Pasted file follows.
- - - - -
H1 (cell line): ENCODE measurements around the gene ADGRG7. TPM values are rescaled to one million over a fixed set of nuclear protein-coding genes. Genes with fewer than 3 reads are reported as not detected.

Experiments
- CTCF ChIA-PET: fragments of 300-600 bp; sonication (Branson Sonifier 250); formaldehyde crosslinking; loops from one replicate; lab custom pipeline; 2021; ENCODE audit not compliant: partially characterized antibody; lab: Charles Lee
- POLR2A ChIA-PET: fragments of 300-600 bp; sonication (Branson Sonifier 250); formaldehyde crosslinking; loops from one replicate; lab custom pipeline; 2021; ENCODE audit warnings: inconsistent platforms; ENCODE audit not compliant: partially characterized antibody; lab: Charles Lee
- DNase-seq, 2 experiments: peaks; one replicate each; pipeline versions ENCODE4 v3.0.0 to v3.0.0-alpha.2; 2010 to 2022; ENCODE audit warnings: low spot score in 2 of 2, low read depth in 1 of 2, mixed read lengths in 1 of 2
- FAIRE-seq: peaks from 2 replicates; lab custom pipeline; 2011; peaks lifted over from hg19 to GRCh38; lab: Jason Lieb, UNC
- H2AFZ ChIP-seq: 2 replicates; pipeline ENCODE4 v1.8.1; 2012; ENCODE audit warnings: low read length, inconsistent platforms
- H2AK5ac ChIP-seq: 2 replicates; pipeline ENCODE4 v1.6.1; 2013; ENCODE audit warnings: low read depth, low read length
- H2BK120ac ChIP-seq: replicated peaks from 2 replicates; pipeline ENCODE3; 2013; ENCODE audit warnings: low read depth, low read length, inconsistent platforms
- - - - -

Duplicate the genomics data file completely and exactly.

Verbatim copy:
H1 (cell line): ENCODE measurements around the gene ADGRG7. TPM values are rescaled to one million over a fixed set of nuclear protein-coding genes. Genes with fewer than 3 reads are reported as not detected.

Experiments
- CTCF ChIA-PET: fragments of 300-600 bp; sonication (Branson Sonifier 250); formaldehyde crosslinking; loops from one replicate; lab custom pipeline; 2021; ENCODE audit not compliant: partially characterized antibody; lab: Charles Lee
- POLR2A ChIA-PET: fragments of 300-600 bp; sonication (Branson Sonifier 250); formaldehyde crosslinking; loops from one replicate; lab custom pipeline; 2021; ENCODE audit warnings: inconsistent platforms; ENCODE audit not compliant: partially characterized antibody; lab: Charles Lee
- DNase-seq, 2 experiments: peaks; one replicate each; pipeline versions ENCODE4 v3.0.0 to v3.0.0-alpha.2; 2010 to 2022; ENCODE audit warnings: low spot score in 2 of 2, low read depth in 1 of 2, mixed read lengths in 1 of 2
- FAIRE-seq: peaks from 2 replicates; lab custom pipeline; 2011; peaks lifted over from hg19 to GRCh38; lab: Jason Lieb, UNC
- H2AFZ ChIP-seq: 2 replicates; pipeline ENCODE4 v1.8.1; 2012; ENCODE audit warnings: low read length, inconsistent platforms
- H2AK5ac ChIP-seq: 2 replicates; pipeline ENCODE4 v1.6.1; 2013; ENCODE audit warnings: low read depth, low read length
- H2BK120ac ChIP-seq: replicated peaks from 2 replicates; pipeline ENCODE3; 2013; ENCODE audit warnings: low read depth, low read length, inconsistent platforms